To even the most passionate NW1 residents and office workers, Camden Town tube station is an annoyance to be suffered, with its constant buzz of cattle-like tourists and predatory touts. Yet it’s such an iconic meeting point that Suggs sang about it in an eponymous ditty. And pre-mobile phones it was even more hectic, as thousands of souped-up music-loving teens would linger for hours against the now defunct railings.
Its history proves just as rattlingly noisy. Before today’s hustle and bustle the site was alive with the sound of cows (teenage and otherwise) hanging out, moo-ing whilst they waited to be milked. Why? Because where the front of HSBC is today was once a dairy. Cowabunga!
It was founded by farmer Thomas Brown in 1790, and was present on this site from 1822. Cows grazed on Kentish Town’s lovely fields before being brought over for milking. The Gothic style facade earned the nickname of the ‘Cows’ Cathedral’. Up the white steps on the right of the picture was the Browns’ home. Very central, eh?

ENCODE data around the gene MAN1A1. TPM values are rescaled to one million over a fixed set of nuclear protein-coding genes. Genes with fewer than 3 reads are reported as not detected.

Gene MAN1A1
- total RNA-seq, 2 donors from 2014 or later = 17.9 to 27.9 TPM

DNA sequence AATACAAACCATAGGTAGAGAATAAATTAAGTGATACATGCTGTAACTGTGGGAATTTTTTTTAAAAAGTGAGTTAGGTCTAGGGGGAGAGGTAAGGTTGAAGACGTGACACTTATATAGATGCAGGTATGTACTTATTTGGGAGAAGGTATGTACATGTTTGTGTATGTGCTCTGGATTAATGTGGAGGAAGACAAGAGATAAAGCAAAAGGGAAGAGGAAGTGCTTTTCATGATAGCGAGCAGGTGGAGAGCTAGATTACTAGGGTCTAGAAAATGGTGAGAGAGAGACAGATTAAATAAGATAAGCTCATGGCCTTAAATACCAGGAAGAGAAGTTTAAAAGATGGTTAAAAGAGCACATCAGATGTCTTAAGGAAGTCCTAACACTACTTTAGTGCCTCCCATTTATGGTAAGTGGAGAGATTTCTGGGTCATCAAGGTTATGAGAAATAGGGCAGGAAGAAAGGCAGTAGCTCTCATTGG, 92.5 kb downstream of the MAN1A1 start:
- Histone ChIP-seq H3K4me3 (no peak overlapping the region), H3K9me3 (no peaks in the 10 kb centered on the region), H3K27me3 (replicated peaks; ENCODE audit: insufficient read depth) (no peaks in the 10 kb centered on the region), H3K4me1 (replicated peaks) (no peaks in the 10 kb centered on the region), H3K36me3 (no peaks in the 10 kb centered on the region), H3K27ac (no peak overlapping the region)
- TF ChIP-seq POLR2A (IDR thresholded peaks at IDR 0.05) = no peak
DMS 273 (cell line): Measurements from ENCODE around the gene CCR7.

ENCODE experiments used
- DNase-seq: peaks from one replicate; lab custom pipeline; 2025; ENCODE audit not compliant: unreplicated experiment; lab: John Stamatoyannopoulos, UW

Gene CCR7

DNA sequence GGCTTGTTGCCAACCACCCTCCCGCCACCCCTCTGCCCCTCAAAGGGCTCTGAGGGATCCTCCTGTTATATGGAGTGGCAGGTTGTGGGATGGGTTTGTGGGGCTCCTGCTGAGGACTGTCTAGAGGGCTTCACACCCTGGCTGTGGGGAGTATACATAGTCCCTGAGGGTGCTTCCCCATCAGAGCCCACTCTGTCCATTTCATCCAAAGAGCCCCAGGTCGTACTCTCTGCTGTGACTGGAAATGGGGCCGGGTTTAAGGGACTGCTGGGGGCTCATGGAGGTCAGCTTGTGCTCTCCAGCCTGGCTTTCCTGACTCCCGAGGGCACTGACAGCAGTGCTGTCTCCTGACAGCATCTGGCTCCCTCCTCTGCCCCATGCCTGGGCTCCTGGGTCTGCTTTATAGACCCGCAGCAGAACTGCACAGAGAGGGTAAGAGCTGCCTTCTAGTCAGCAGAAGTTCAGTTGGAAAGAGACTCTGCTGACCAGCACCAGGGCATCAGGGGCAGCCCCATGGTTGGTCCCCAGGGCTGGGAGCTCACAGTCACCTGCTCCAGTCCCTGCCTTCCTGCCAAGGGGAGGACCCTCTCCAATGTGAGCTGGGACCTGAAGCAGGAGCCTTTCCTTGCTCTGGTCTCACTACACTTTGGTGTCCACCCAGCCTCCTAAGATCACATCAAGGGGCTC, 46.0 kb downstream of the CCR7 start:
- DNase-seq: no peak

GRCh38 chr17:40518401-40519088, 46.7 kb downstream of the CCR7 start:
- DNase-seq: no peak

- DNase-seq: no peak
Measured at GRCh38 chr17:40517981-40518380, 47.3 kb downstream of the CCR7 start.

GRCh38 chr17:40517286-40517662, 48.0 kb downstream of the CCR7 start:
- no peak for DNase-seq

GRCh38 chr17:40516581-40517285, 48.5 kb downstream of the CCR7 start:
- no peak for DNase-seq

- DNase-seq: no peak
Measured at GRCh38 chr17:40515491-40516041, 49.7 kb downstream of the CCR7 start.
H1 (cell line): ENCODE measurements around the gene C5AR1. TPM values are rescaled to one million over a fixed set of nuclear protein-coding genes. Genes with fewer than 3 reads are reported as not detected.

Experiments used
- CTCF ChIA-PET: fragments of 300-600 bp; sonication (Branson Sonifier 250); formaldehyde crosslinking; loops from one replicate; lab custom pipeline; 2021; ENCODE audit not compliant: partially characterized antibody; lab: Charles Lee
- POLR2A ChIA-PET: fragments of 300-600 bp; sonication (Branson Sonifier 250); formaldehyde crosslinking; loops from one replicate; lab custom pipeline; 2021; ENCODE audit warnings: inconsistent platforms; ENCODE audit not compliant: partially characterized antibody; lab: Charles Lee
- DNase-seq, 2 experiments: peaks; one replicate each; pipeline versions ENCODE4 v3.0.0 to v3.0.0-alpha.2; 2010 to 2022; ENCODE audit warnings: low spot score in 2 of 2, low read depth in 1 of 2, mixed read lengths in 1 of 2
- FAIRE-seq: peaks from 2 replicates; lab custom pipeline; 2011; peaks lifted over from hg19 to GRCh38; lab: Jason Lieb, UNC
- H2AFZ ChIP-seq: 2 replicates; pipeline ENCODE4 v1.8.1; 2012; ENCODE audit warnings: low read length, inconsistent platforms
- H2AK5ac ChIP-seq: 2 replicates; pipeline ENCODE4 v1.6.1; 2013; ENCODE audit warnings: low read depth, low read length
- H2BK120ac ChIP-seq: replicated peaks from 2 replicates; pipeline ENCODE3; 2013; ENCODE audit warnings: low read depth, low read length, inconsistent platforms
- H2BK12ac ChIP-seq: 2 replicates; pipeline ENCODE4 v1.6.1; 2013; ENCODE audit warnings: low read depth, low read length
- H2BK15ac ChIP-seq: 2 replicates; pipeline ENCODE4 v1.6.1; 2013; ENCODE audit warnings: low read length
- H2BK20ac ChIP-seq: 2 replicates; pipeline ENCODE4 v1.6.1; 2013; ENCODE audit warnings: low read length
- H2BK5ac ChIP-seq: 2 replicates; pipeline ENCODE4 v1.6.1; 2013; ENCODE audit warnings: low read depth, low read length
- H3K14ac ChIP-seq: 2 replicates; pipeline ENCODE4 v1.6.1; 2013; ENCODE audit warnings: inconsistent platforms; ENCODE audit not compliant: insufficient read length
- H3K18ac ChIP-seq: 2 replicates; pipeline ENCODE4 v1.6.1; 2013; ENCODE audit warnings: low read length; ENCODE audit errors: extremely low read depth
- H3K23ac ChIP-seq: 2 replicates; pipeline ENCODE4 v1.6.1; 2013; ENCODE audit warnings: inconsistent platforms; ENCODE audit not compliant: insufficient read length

In December 1903 they moved up the road to Parkway to make room for the new station, having sold the building to the Charing Cross, Euston & Hampstead Railway for demolition. Like the others in the manor, the ‘ox-blood’ tiled, arched building was designed by Leslie B Green. This one was opened by then Prime Minister, David Lloyd George, in 1907.
The front of the former dairy was taken over by a bank. When it was destroyed by bombing in WW2 it was replaced by the present structure, losing much of its old charm and grandeur (although its curves do juxtapose effectively, we think, with the red tiles). And it’s not widely known that the bomb site still exists to the left of the station exit on the market side, masked by a billboard.
Camden tube is woefully underequipped to meet the demands of the swathes of tourists and locals who use it daily, as anyone who’s ever attempted as much as an oyster top-up there will tell you. But extending the station, however, is just as unpopular, due to Camden’s complicated heritage.
One idea would have involved redeveloping all the properties north to Buck Street, including the open-air market, and the Electric Ballroom. These plans were refused but its future still hangs in the balance.
So, next time you’re desperately trying to avoid pedestrian-rage at the herds of tourists grazing outside Camden Town tube, think back to the old dairy, a haven of noisy pastoral tranquillity.
And no, let’s not milk this one any further.